The Catalyst: Taking Earlier Action

Under the new Superfund designation, "entities are required to immediately report releases of PFOA and PFOS that meet or exceed the reportable quantity of one (1) pound within a 24-hour period to the National Response Center, state, tribal, and local emergency responders," the EPA noted in its April 19 release.

Technical Analyst Clive Maund noted BioLargo had been "extremely overbought" after that prediction but said "that volume has died back."

“Designating these chemicals under our Superfund authority will allow EPA to address more contaminated sites, take earlier action, and expedite cleanups, all while ensuring polluters pay for the costs to clean up pollution threatening the health of communities," EPA Administrator Michael S. Regan said.

Federal entities that transfer or sell their property must provide notice about the storage, release, or disposal of the chemicals on the property and guarantee their cleanup, or that cleanup will occur in the future, the EPA said.

The EPA has committed US$9 billion in funding to help communities and water providers address contamination by PFAS and other emerging contaminants," BioLargo noted. "This funding will assist communities and water providers to acquire PFAS monitoring and treatment systems to comply with new regulations."

Millions Affected by Chemicals

PFAS are a group of thousands of synthetic chemicals used in everything from the linings of fast-food boxes and non-stick cookware to fire-fighting foams and other purposes.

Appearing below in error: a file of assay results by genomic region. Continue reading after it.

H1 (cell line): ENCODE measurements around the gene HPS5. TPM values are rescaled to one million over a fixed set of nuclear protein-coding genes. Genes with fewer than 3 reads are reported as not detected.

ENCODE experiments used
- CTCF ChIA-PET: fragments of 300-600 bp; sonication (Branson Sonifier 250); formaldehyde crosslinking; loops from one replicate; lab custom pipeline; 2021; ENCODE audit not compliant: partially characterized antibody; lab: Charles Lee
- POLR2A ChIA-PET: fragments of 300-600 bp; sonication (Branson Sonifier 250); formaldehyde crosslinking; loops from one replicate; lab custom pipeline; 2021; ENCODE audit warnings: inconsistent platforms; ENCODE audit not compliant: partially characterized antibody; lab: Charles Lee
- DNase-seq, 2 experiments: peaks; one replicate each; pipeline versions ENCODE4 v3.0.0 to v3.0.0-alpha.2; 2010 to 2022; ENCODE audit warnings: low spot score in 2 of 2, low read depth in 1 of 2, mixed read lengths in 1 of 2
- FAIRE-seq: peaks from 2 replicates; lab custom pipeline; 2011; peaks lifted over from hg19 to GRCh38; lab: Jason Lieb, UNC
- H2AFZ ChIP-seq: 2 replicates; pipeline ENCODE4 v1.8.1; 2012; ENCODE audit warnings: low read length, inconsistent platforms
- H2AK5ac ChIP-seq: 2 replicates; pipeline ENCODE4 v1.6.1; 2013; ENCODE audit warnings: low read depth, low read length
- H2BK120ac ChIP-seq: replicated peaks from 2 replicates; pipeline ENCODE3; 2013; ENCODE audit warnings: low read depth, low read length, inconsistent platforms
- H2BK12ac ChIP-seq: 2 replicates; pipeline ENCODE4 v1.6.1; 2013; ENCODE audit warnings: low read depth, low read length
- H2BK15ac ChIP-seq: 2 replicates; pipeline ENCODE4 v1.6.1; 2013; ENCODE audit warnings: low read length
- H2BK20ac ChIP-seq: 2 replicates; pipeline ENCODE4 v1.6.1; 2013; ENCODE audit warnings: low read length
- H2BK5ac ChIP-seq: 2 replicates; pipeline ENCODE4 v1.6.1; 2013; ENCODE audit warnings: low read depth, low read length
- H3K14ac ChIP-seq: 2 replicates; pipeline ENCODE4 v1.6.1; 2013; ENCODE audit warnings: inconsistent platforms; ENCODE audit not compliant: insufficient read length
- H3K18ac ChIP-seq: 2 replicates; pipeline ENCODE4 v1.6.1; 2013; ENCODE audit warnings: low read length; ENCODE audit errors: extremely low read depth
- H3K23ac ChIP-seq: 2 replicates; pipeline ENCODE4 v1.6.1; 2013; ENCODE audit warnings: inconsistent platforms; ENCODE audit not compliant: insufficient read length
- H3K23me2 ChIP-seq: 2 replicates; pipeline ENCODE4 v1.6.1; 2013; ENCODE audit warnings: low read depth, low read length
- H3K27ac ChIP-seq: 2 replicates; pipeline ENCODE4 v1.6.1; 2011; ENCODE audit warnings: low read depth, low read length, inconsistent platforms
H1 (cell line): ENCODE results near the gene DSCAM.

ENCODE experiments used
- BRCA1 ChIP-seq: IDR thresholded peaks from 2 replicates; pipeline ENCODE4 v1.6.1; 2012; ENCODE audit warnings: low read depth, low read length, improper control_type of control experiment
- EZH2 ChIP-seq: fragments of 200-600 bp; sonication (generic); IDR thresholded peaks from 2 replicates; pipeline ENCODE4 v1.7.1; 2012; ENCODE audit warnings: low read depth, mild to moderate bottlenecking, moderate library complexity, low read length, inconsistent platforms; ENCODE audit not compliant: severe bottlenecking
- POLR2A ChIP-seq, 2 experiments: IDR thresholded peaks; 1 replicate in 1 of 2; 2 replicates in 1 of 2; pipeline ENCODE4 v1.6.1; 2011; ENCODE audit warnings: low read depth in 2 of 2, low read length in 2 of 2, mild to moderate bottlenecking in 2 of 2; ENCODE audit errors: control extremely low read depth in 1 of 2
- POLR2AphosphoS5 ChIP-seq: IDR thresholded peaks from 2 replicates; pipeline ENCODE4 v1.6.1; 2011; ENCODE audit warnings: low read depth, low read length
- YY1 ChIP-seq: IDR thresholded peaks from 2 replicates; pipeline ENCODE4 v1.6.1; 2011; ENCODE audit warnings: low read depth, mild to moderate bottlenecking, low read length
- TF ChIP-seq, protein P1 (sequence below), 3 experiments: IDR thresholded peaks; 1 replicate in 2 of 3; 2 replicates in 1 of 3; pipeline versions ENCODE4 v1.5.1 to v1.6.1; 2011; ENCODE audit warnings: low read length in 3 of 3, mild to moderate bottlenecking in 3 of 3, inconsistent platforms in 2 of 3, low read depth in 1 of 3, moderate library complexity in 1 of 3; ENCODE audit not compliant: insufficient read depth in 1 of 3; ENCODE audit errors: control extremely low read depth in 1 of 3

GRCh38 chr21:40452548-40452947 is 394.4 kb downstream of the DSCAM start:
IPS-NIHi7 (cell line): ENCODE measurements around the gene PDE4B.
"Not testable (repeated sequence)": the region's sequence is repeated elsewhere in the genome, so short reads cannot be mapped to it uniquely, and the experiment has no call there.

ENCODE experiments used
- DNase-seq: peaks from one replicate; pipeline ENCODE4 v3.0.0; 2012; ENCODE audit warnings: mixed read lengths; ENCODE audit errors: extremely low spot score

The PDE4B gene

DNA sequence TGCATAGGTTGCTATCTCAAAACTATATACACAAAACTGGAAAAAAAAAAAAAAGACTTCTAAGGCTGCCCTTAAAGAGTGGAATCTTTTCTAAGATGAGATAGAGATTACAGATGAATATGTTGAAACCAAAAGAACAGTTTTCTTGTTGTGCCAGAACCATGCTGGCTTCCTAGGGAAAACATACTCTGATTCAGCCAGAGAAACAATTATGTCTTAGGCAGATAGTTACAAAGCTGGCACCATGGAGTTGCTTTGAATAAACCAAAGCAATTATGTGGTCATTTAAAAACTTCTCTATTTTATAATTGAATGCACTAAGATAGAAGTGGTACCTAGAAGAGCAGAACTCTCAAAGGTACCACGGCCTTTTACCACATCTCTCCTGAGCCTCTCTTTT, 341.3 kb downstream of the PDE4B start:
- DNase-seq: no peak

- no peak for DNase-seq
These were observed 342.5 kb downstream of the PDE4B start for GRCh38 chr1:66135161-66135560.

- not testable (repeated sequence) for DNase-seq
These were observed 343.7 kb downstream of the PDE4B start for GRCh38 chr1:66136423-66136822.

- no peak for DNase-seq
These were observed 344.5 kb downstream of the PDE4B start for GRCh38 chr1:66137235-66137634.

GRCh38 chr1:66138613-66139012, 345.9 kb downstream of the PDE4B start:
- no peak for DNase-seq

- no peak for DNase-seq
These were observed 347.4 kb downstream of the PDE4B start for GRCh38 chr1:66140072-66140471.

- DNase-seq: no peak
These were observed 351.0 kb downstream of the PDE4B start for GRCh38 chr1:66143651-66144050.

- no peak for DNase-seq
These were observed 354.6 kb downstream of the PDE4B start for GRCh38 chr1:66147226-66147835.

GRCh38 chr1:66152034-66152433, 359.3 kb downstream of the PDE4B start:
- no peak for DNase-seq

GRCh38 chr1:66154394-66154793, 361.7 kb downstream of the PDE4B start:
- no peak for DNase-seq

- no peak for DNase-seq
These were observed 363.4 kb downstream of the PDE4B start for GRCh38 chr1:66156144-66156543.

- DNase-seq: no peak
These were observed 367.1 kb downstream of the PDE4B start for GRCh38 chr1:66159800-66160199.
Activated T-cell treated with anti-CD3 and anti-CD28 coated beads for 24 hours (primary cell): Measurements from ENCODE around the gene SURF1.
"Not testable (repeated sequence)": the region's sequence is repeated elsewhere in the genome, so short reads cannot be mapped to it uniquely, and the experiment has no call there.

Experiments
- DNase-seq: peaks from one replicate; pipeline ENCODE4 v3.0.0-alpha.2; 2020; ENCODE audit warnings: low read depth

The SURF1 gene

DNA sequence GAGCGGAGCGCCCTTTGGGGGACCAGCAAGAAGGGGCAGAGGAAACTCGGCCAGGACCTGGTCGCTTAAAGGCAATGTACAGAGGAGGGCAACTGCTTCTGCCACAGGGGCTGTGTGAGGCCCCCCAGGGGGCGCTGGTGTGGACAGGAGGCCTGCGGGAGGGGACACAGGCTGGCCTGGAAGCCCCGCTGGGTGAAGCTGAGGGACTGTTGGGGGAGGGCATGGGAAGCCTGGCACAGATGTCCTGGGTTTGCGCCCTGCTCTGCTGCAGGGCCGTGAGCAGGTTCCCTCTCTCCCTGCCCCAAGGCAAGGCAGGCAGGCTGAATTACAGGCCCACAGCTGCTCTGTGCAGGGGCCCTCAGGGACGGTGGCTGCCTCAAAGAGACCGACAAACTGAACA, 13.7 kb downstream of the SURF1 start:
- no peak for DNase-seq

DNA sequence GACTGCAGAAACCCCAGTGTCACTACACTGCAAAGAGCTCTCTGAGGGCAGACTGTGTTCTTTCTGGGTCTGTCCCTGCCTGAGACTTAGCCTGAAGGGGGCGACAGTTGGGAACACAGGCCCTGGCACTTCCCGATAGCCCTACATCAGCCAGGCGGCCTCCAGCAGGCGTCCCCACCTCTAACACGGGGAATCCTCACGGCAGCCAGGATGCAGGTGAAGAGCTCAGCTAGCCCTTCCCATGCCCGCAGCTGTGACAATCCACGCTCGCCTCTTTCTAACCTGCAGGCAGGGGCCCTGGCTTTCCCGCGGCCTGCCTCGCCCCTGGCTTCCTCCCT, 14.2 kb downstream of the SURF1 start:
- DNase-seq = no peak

Prolonged exposure may be linked to adverse health risks such as cancer, hormonal disruption, and reduced immune system effectiveness, although research is still being conducted. They are called "forever chemicals" because they break down very slowly.

The EPA has noted about 70 million people are exposed to PFAS in U.S. drinking water, but that testing has only checked about one-third of the nation's public water systems. The agency said it is on pace to find over 200 million people exposed, or at least 60% of Americans, not including those who use private wells. There's even a map of PFAS detections across the country.

More than 15,000 PFAS claims have been filed nationwide against DuPont and its spinoffs and 3M, major manufacturers of the substances in the U.S., Time reported. So far, settlements have totaled nearly US$11.5 billion in damages.

'Sizeable Upleg' Expected Soon

Technical Analyst Clive Maund recommended BioLargo in February, predicting a "major bull market" for the stock. On April 19, he noted it had been "extremely overbought" after that prediction but said "that volume has died back."

"That speculative froth has cleared, paving the way for renewed advance, and it is thus most encouraging to see that the Accumulation line has remained strong during the reaction and is even making new highs which is a reliable indication that another sizeable upleg can be expected soon," Maund wrote. "With the price now cornered between the rising parabola and the descending upper rail of the Flag/Pennant channel, an upside breakout looks set to occur soon."